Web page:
Homebrew's CI evolution
When I started contributing to and then maintaining Homebrew in 2009 it had no continuous integration, automated testing or binary packages on the project. Contributors would create an issue with a link to a commit in their fork, Max Howell (@mxcl, Homebrew’s creator) or a maintainer would test the change locally and then push it to Homebrew’s
master if it worked.
One day Max and I were chatting and he floated the idea of having binary packages in Homebrew for things that took a really long time to build (e.g. Qt and Boost). I went off, played around and came up with the simplest thing that could work: a tarball of the package’s installation prefix in the Cellar. Keeping in with Homebrew’s beer theme I decided to call these binary packages “bottles”.
The first iteration of bottles was my manually building them on my local machine, uploading them to SourceForge and making changes to the formula (the package build instructions) file by hand. This ended up having a couple of issues relating to optimisation for the architecture of my specific machine and contamination from the packages I had installed.
To build generically optimised packages and avoid cross-contamination I started building bottles in VMware Fusion Mac OS X VMs on my local machine for each of the versions of Mac OS X we currently supported. We also switched to generic compiler flags for bottles rather than optimising for my or the virtual hardware. Clearly this process did not scale. My time and the performance of current Mac became a bottleneck not just for building packages but for allowing bottled packages to be upgraded to the latest version. Additionally, when I went to build these packages I’d sometimes find that they had unrelated build failures that users may or may not have hit already. We needed automation, hardware and a way to pay for it.
It was 2013 and the hot thing in crowdfunding was launching a Kickstarter. As we had a concrete goal and fixed costs (i.e. buy a Mac mini) it seemed like a good fit. We met our goal in 24 hours so extended it to buying multiple Mac minis. After the Kickstarter completed I was able to buy the four Macs, some networking equipment and get them set up to build bottles, test and upload them automatically on pull requests. This provided not just automated binary package building but also automated testing for the Homebrew project. This endeavour was aided by The Positive Internet Company allowing us to contaminate their beautiful Linux data centre with our Mac minis for free.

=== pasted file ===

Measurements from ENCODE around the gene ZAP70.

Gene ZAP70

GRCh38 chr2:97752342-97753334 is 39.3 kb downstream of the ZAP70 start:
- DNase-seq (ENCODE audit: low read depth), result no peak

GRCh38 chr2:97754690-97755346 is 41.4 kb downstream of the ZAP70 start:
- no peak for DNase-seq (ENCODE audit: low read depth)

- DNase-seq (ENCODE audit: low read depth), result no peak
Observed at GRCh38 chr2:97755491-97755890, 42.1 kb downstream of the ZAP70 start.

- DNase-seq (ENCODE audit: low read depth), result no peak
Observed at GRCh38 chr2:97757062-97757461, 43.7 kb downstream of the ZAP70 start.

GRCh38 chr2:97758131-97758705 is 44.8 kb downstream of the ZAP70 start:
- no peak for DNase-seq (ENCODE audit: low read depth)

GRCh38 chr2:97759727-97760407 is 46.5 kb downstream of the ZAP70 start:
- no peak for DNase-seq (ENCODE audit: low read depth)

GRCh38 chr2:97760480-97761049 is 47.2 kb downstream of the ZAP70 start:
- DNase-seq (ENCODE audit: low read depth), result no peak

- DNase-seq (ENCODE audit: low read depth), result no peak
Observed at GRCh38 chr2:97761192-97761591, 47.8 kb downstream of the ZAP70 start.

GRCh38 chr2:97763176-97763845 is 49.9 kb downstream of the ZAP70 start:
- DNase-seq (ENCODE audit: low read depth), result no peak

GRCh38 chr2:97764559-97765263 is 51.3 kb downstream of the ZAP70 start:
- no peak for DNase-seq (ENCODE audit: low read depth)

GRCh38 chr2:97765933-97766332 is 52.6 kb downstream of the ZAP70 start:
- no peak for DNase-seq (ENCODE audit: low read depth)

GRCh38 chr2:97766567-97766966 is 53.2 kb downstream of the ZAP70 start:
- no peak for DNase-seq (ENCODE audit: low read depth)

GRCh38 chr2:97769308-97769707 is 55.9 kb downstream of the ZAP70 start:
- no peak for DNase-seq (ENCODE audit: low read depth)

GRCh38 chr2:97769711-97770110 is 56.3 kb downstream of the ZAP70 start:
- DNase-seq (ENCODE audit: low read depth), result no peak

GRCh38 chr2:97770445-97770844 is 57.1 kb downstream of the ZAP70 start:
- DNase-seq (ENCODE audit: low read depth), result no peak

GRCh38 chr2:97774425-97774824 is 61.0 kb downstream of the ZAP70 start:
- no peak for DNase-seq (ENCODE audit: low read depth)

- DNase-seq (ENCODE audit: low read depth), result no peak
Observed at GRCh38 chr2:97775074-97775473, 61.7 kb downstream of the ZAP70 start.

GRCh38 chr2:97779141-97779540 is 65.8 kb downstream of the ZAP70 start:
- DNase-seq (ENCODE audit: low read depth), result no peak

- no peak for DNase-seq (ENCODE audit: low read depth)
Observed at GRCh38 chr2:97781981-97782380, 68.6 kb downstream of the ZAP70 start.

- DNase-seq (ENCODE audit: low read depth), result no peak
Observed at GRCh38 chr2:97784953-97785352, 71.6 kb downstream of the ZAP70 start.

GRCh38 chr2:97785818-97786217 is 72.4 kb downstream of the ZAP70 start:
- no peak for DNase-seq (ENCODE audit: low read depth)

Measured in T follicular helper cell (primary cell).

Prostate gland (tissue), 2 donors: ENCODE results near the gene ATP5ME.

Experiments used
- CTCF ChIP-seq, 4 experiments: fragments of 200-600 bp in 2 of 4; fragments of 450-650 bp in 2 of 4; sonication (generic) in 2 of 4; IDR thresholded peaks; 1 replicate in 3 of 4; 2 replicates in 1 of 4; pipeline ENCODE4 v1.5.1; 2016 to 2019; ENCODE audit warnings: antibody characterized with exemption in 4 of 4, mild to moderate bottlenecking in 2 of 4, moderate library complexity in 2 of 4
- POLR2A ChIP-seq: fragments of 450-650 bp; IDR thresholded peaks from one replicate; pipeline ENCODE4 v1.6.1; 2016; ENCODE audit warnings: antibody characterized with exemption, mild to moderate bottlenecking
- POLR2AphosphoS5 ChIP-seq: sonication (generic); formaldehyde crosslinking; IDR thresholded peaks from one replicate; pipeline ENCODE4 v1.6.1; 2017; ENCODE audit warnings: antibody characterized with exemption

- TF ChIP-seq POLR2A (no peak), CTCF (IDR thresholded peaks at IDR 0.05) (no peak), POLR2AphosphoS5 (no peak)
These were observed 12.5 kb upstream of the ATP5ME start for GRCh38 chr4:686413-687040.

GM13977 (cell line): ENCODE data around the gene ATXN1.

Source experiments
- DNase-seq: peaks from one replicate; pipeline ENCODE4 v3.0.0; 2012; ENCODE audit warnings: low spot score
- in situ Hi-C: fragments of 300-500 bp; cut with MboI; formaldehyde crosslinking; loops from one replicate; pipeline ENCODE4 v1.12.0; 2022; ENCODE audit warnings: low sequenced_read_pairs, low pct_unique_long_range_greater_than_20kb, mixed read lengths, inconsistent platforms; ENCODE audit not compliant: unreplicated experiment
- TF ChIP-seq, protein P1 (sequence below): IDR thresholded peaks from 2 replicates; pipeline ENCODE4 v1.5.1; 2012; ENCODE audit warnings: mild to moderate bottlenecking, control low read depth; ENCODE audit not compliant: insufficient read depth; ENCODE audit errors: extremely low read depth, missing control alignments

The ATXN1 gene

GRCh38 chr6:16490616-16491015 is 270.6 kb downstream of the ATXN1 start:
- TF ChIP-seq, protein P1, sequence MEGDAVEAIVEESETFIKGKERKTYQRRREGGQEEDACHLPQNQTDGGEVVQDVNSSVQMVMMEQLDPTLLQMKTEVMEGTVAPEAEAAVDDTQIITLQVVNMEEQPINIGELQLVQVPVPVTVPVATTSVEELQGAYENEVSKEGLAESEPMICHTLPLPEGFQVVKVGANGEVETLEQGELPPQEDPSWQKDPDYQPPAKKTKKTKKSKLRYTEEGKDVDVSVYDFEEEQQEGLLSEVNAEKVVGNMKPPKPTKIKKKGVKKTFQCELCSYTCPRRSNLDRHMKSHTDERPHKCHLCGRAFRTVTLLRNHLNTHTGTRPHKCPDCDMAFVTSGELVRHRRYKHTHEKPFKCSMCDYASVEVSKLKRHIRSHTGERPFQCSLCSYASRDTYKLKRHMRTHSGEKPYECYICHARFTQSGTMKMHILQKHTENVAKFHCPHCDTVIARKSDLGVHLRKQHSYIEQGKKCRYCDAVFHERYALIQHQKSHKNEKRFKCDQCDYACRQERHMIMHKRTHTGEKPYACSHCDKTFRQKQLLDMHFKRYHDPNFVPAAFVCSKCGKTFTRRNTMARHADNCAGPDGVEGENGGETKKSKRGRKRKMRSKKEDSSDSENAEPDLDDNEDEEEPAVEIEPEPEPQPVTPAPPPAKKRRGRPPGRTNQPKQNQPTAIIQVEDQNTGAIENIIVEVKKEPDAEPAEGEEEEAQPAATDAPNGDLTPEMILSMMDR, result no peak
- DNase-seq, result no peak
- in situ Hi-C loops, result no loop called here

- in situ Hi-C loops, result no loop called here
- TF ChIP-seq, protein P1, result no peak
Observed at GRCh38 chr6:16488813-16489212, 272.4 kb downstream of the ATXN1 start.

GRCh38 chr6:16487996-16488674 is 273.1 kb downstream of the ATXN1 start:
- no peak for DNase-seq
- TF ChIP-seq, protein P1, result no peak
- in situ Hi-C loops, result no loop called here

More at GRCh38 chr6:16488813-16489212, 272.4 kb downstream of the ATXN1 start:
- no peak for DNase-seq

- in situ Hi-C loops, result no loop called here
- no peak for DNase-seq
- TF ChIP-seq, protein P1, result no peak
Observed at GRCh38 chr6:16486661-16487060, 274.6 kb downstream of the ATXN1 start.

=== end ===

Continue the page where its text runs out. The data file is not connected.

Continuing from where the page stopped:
This setup was pretty rock-solid for a long time but as Homebrew continued to grow eventually the load on the Mac minis made them occasionally fall over. This was aided by transitioning each of the physical machines to being a single VM host using VMware Fusion. This seemed to be enough to prevent the host hardware from ever being taxed sufficiently to fall over. We also moved from SourceForge to Bintray during this period due to SourceForge’s regular downtime.
The one thing we could never quite manage to get rid of was the overhead of day-to-day work on the machines. OS X versions came and went and required both host and guest hardware updates. Hardware went down and required power cycling. Eventually we had one of the Mac minis motherboard burn out and I figured: these aren’t going to last forever. We needed a new approach before more of our hardware failed and something that required less maintenance.
Back at the time of the Kickstarter MacStadium had kindly offered to provide us with some hosting. As both Homebrew and MacStadium had grown in that time and I’d figured out how to ask for sponsorship properly I chatted with them again and they were happy to help out. They provided us with 3 Xserves running VMware’s ESXi (a variation of their Private Cloud package). Due to the shared FibreChannel storage, increased memory and CPU cores we were able to double the workers we had for each macOS version. The hosts are now always-on ESXi boxes run by MacStadium so require no maintenance from us and we are able to migrate VMs between hosts, make use of snapshots and use MacStadiums knowledge and network to improve our reliability.
What about the minis?
After such a pleasant experience with MacStadium’s setup eventually our physical Mac minis were decommissioned, brought offline and returned to my house. As we wanted to do something with them we’ve tried to emulate MacStadium’s setup as much as possible, installed ESXi on them and have them hosted by Commsworld in Edinburgh to provide CI slack for when e.g. we have a new macOS release (these were used to focus on building new bottles for macOS High Sierra’s release).
Homebrew will continue to grow but our current CI setup should be something that lasts us for a long time. Thanks to MacStadium, Commsworld, Bintray, Positive Internet, SourceForge and Homebrew’s Kickstarter backers for getting us to where we are today!